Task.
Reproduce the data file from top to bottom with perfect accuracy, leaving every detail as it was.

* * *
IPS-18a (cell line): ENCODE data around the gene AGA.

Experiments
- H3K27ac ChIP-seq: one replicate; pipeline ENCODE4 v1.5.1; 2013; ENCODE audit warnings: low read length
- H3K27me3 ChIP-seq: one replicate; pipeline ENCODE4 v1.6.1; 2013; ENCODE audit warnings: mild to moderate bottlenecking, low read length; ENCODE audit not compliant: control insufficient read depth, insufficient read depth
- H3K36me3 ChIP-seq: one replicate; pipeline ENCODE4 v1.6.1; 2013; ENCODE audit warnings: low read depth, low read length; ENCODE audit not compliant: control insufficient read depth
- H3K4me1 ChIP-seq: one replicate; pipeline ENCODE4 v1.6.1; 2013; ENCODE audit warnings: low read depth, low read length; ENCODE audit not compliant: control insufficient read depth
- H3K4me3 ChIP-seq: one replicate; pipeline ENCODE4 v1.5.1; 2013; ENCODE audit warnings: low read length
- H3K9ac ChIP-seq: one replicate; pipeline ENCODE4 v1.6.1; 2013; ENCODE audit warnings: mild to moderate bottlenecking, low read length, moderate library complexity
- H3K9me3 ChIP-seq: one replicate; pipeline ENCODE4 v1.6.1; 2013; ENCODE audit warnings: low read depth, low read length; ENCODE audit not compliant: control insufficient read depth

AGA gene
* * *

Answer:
IPS-18a (cell line): ENCODE data around the gene AGA.

Experiments
- H3K27ac ChIP-seq: one replicate; pipeline ENCODE4 v1.5.1; 2013; ENCODE audit warnings: low read length
- H3K27me3 ChIP-seq: one replicate; pipeline ENCODE4 v1.6.1; 2013; ENCODE audit warnings: mild to moderate bottlenecking, low read length; ENCODE audit not compliant: control insufficient read depth, insufficient read depth
- H3K36me3 ChIP-seq: one replicate; pipeline ENCODE4 v1.6.1; 2013; ENCODE audit warnings: low read depth, low read length; ENCODE audit not compliant: control insufficient read depth
- H3K4me1 ChIP-seq: one replicate; pipeline ENCODE4 v1.6.1; 2013; ENCODE audit warnings: low read depth, low read length; ENCODE audit not compliant: control insufficient read depth
- H3K4me3 ChIP-seq: one replicate; pipeline ENCODE4 v1.5.1; 2013; ENCODE audit warnings: low read length
- H3K9ac ChIP-seq: one replicate; pipeline ENCODE4 v1.6.1; 2013; ENCODE audit warnings: mild to moderate bottlenecking, low read length, moderate library complexity
- H3K9me3 ChIP-seq: one replicate; pipeline ENCODE4 v1.6.1; 2013; ENCODE audit warnings: low read depth, low read length; ENCODE audit not compliant: control insufficient read depth

AGA gene